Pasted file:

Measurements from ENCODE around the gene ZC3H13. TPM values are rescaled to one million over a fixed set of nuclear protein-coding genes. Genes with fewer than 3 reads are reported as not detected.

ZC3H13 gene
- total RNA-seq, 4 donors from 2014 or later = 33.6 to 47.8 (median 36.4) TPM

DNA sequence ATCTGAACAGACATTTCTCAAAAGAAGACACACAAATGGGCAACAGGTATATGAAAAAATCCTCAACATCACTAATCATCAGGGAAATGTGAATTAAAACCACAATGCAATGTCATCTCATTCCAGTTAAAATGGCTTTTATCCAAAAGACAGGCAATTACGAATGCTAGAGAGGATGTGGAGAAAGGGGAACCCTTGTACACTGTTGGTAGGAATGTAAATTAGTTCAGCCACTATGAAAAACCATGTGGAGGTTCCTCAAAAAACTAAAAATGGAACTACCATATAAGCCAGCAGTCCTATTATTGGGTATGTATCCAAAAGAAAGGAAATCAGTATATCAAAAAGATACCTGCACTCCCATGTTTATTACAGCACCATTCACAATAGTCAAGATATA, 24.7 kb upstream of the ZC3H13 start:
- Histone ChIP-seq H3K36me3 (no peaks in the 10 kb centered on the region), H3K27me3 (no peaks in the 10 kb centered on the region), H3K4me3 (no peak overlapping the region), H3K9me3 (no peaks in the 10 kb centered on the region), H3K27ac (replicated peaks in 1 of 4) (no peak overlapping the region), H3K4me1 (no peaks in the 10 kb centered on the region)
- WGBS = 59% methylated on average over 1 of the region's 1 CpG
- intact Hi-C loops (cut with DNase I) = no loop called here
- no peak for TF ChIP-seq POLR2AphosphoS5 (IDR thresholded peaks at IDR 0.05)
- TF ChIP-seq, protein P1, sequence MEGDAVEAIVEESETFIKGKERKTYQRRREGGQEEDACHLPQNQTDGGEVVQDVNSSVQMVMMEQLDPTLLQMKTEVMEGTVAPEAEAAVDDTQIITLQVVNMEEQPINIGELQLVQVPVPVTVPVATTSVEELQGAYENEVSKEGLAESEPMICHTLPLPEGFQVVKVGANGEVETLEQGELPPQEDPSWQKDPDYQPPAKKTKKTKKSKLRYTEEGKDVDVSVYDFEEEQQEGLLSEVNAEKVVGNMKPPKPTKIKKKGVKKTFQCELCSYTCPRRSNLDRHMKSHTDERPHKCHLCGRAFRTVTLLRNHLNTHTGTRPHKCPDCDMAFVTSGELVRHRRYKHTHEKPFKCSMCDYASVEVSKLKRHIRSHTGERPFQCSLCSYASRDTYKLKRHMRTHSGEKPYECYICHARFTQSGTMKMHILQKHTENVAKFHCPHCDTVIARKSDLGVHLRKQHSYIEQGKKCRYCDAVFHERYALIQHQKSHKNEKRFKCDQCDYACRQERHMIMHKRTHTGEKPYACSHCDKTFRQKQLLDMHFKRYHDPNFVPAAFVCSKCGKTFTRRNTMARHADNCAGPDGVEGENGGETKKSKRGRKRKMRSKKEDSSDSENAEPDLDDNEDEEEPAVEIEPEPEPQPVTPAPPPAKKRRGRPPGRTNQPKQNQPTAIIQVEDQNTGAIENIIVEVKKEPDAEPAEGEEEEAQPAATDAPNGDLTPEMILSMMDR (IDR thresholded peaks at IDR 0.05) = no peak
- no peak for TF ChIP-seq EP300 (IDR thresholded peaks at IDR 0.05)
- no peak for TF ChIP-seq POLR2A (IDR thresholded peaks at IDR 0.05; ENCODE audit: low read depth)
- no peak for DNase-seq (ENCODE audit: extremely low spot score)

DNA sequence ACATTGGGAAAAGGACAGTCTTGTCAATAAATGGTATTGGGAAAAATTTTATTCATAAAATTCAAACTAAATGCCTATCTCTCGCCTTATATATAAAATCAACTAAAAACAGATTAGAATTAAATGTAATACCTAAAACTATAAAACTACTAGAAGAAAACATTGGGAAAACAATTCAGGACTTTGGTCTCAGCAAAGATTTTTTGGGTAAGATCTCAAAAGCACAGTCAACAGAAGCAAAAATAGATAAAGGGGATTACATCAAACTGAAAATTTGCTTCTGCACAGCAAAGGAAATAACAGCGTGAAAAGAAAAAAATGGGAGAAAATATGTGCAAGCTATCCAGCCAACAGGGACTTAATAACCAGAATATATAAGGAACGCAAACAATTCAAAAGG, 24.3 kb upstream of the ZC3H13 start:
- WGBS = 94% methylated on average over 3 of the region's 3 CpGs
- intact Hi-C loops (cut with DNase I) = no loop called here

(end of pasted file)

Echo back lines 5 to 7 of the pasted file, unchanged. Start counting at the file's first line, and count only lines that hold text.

- Histone ChIP-seq H3K36me3 (no peaks in the 10 kb centered on the region), H3K27me3 (no peaks in the 10 kb centered on the region), H3K4me3 (no peak overlapping the region), H3K9me3 (no peaks in the 10 kb centered on the region), H3K27ac (replicated peaks in 1 of 4) (no peak overlapping the region), H3K4me1 (no peaks in the 10 kb centered on the region)
- WGBS = 59% methylated on average over 1 of the region's 1 CpG
- intact Hi-C loops (cut with DNase I) = no loop called here